A perfect match for the saucier, the silicon spatula is heatproof to around 300°C, versatile, and has rendered the wooden spoon obsolete in one clean sweep. Shaped to get into all the corners of the pan or dish, it can be used for stirring, lifting and scraping and is great for shaping mashed potato portions.
In the age of food processors and mixers, whisking by hand may seem archaic, but with a 40cm balloon whisk and 8 litre stainless steel bowl, I can make a better job of whisking egg whites than any machine and get it done in the same time. It’s all to do with feel and control. You’ll also need a smaller whisk, about 25cm, for whisking sauces and smaller quantities. Matfer’s a good make as the handles don’t fill up with water when washed and the wires don’t bend or ping out over time.
Wusthof Cranked Turner
The best fish slice ever – the flexible blade allows even tightly stuck fillets to be eased out of the pan in one piece. It’s also indispensable at BBQs. Just watch the plastic handle: if you leave it in the pan it’ll melt and you’ll be left with annoying ridges.
Quick-read digital thermometers, which give a true temperature almost instantly, take the guess work out of how well cooked your food is. Not only essential for timing joints of meat, they’re good for steaks, fish, custard, and checking re-heated leftovers so they won’t put you in hospital.
A good quality, heavy-weight baking sheet is less likely to warp under extreme heat. I tend to use aluminium sheets with turned up edges, or flat steel ones. A useful addition is a non-stick silicon mat that fits the baking sheet, such as Silpat or Lift Off.
Stainless steel bowls are best for whisking egg whites and cream (see p000). They also chill more effectively for working with dairy products, and have the added advantage of being durable and stylish. Pyrex bowls are great for general kitchen use, and are actually better for melting chocolate as metal bowls tend to get too hot.
Get tongs with a locking mechanism to keep them closed in the drawer, and look for makes with non-stick, silicon tops. They’re great for turning meat and fish in the pan.
The most versatile size of ladle is a 50ml, which is useful for pressing (chefs call it ‘passing’) soups and sauces through a sieve or chinois to achieve silky smooth results. It’s also the perfect size for making crepes (in a 25cm pan), and is great for portion control. The bigger 200ml is perfect for serving soups.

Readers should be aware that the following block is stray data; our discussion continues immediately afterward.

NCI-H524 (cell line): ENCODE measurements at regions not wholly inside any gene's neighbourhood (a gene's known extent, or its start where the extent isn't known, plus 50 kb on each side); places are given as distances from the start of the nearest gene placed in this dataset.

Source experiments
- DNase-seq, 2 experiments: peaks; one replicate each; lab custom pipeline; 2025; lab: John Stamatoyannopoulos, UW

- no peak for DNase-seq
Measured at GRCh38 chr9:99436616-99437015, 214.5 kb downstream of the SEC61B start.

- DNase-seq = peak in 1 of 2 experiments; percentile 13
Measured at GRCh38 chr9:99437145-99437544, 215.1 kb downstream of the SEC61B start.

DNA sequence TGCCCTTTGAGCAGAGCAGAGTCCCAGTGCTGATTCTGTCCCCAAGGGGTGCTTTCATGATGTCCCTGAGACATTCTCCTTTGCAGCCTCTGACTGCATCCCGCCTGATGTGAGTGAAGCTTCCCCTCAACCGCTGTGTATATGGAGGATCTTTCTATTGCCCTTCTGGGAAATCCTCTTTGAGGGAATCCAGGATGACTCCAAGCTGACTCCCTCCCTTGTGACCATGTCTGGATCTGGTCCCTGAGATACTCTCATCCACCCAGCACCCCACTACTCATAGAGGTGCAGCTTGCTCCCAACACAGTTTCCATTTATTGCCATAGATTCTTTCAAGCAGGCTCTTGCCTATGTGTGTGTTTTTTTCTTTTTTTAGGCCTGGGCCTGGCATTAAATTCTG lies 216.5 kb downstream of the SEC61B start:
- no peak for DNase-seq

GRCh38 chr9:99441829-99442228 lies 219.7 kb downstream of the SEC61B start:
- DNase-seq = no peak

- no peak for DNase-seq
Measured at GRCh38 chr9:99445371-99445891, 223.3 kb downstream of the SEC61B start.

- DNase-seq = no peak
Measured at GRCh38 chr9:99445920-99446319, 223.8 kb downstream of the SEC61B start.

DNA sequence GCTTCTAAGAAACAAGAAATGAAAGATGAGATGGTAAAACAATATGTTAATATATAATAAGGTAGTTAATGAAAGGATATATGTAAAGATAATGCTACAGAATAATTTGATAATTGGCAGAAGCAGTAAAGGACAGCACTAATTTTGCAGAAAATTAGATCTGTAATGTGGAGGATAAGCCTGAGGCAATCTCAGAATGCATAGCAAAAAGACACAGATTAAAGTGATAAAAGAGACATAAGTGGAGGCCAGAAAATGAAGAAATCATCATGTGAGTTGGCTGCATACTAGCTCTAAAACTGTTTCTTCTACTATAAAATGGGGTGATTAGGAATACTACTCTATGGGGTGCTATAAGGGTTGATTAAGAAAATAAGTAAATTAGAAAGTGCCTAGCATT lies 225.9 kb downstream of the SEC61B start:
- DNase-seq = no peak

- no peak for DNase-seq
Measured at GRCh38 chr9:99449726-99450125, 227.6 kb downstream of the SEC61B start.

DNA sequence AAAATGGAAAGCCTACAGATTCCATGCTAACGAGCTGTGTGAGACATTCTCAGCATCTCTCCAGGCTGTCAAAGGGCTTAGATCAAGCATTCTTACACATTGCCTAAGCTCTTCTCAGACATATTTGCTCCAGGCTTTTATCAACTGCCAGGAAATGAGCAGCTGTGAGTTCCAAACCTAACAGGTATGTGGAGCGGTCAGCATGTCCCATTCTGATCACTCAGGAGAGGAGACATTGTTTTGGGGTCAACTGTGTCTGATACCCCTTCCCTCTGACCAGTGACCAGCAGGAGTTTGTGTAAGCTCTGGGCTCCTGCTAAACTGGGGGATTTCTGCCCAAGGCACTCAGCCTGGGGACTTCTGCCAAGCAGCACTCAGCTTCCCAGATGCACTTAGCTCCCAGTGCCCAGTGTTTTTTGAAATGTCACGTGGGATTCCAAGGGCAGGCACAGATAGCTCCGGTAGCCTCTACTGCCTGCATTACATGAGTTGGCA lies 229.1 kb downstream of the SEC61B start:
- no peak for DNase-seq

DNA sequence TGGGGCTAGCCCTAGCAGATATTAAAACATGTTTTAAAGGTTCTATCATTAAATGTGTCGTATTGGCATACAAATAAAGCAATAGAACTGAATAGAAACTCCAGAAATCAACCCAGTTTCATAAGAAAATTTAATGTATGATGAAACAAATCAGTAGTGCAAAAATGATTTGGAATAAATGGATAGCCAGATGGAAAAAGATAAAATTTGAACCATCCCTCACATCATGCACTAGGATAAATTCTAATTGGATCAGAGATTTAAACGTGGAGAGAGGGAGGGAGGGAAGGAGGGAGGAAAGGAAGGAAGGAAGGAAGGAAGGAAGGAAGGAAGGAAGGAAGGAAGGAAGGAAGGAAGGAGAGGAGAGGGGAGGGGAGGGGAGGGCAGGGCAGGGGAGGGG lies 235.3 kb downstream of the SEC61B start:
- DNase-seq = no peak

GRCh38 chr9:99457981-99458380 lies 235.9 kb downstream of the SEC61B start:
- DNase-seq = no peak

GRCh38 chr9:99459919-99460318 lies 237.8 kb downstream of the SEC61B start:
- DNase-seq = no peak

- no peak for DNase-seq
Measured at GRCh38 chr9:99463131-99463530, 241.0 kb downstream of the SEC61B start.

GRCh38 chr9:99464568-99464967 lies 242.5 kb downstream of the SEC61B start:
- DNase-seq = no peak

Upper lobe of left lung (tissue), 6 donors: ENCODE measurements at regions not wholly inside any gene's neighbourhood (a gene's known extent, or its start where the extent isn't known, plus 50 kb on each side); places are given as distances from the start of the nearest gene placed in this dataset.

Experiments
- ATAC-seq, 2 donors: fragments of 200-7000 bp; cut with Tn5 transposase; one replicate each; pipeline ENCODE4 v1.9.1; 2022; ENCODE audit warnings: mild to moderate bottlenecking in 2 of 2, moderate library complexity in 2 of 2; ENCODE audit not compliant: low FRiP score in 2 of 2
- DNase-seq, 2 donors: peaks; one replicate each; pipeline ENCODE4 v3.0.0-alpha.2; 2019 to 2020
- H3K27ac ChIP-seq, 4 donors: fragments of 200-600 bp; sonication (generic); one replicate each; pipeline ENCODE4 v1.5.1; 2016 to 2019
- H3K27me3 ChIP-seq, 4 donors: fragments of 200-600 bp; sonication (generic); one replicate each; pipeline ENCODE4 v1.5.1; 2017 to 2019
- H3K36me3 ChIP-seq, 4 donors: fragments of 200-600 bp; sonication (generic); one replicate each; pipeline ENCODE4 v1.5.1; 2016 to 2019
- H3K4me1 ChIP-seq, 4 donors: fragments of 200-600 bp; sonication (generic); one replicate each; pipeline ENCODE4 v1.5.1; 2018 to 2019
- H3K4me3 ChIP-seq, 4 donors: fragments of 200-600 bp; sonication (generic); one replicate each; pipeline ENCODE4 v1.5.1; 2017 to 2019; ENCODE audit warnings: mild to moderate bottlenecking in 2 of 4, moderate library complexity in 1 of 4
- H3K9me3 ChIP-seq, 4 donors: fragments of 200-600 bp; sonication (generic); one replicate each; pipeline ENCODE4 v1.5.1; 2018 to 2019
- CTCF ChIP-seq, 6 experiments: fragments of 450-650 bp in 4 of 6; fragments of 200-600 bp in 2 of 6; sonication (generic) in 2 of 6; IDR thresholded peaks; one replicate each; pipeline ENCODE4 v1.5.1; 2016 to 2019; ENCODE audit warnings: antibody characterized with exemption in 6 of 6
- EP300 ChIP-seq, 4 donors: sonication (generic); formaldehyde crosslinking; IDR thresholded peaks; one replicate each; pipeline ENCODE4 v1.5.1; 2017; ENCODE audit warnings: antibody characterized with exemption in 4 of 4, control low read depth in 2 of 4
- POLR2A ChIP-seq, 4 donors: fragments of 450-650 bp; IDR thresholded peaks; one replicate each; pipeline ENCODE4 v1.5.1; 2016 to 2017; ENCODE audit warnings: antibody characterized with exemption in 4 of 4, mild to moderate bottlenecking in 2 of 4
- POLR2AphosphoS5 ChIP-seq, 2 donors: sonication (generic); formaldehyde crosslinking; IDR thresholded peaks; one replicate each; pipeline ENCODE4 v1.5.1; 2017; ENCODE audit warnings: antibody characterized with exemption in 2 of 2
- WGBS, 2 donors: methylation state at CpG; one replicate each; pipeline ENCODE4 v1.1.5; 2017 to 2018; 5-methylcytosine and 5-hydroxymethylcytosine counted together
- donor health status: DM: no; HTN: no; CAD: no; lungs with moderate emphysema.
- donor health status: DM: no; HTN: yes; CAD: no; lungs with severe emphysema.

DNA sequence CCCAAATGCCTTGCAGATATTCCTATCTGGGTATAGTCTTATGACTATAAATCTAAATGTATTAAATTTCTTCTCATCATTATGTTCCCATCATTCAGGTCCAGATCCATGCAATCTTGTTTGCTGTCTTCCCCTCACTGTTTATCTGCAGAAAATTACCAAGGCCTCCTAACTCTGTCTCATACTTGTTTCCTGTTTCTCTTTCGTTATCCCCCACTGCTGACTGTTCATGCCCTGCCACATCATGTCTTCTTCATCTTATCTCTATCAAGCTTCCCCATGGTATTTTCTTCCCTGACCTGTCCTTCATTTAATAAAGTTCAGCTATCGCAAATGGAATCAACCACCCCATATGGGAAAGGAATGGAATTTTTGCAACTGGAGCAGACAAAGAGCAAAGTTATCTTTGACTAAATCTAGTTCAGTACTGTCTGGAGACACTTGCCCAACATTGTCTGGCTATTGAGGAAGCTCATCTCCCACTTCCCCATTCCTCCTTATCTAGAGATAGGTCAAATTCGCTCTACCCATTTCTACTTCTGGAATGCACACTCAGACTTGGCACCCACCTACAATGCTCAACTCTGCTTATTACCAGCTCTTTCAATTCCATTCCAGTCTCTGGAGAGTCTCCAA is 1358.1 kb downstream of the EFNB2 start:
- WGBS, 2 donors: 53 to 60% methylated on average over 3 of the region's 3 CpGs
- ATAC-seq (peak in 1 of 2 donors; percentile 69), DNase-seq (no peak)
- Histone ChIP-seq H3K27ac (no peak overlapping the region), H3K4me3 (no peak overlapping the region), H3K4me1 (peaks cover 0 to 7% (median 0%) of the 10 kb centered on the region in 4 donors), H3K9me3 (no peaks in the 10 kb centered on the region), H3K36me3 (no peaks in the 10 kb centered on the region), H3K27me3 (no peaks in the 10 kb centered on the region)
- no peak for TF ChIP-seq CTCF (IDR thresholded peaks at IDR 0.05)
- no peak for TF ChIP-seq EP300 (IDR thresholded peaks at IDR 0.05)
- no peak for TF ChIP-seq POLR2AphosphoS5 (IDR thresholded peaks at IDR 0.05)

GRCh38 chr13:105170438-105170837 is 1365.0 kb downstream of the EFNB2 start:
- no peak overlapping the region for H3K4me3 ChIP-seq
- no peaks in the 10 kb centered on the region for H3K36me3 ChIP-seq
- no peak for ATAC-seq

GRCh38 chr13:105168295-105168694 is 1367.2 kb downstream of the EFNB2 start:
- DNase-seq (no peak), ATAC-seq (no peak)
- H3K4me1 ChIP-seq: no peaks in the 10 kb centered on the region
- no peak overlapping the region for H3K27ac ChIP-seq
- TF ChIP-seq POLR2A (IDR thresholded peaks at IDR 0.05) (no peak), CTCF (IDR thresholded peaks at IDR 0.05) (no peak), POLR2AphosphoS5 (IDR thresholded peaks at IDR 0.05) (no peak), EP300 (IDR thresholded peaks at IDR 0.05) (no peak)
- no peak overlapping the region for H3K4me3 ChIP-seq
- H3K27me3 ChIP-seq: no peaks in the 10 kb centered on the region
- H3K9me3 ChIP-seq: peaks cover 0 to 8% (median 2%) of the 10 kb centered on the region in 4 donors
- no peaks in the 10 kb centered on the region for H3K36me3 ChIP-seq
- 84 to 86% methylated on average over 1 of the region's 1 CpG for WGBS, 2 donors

While you’re learning, you need to stop guessing and get into the measuring habit. Stainless steel spoons mean a long life and get ones that are joined together so you don’t lose the ¼ teaspoon
Apron and oven cloth
Go together like steak and chips. The apron not only keeps you clean, but gives you somewhere to hang your oven cloth.
Start yourself off with a non-stick loose-bottomed tart ring (23cm) and a springform cake tin (20cm).
I still use a box grater for certain jobs like grating apples, but I’ve mainly switched to the US-made premium range of hand graters. The two main makes are Cuisipro and Microplane and they come in three sizes: coarse, for shaving shallots and garlic, medium for parmesan and ginger and fine for zesting. To be truly covered, you need all three, but if you’re picking just one, go for the medium.
Nothing is more annoying than getting yourself tangled in cling film. Benedetti make a great dispenser so you just pull, cut and release. Simple.
Buy electric, and keep a spare battery. They’re a must for accurate measuring.
Your senses are best for judging when food is cooked to perfection. But in a frantic household, a digital timer can be an essential for reminding you what’s cooking.
Other useful things when getting a little more cheffy...
Spider draining spoon
An improvement on the old-fashioned slotted spoon, the spider is particularly useful for deep frying and blanching.
These are great for creating a professional finish to your dishes. Use them to build towers of crushed potatoes or stacks of smoked salmon and salsa. Great for creating filo baskets and also useful for desserts and little cakes.
A silicon brush is best as the heat proof ‘hairs’ don’t melt and fall out all over the food. Use for baking and basting, but they’re also great for getting sticky BBQ sauces onto ribs and wings
The mouli is a hand-turned food mill with different sizes of sieving plates. It’s great for uber-smooth mash (see p000) and passing soups when you want to leave a little bit of texture. If you’re weaning a baby onto solids, they’re pretty much indispensable.
Necessary for drying washed salad leaves without damage, but also useful for spinach, leeks, cabbage and other leafy veg. I prefer the pull-cord Zyliss model for its speed and durability.
Use to dust crème brulees with icing sugar before glazing with a blow torch, or for turning desserts into winter wonderlands. But to chefs everywhere, please stop dusting the edges of plates, it’s really not clever.
Squeezy sauce bottles
Great for drizzling, just slosh in the sauce and bring out the Jackson Pollock in you! Good for flavoured oils, custard, caramel etc, but give them a quick sniff before using as spicy smells tend to linger
Ice Cream Scoop
Zyliss produce a good, hefty scoop that makes light work of even the toughest ice cream. Traditional spoons need to be dipped in hot water, but this one’s Teflon coated, so the ice cream just won’t stick
You probably have one, but just in case you’ve been doing things the hard way. A slotted spoon with teeth that’s perfect for slippery spaghetti, also good for salads.
Live and breathe cooking?
A must if you’re making your own pasta, but learn how to make the dough properly (see p000).
There are two main types on the market: stainless steel like the Bron, and plastic like the Japanese Benriner. The plastic ones are brilliant for fine slicing, but I find them unstable and quite dangerous. I much prefer the sturdier and slightly safer stainless steel, but whatever you choose, use a guard and watch those fingers!
For brulee and roasting skins off peppers and tomatoes. Also useful for releasing mousse rings when used to make neat cream desserts.
The lump destroyer! Create incredibly silky smooth results by passing soups and sauces through the ultra-fine metal sieve using a 50ml ladle. Also perfect for purifying stocks.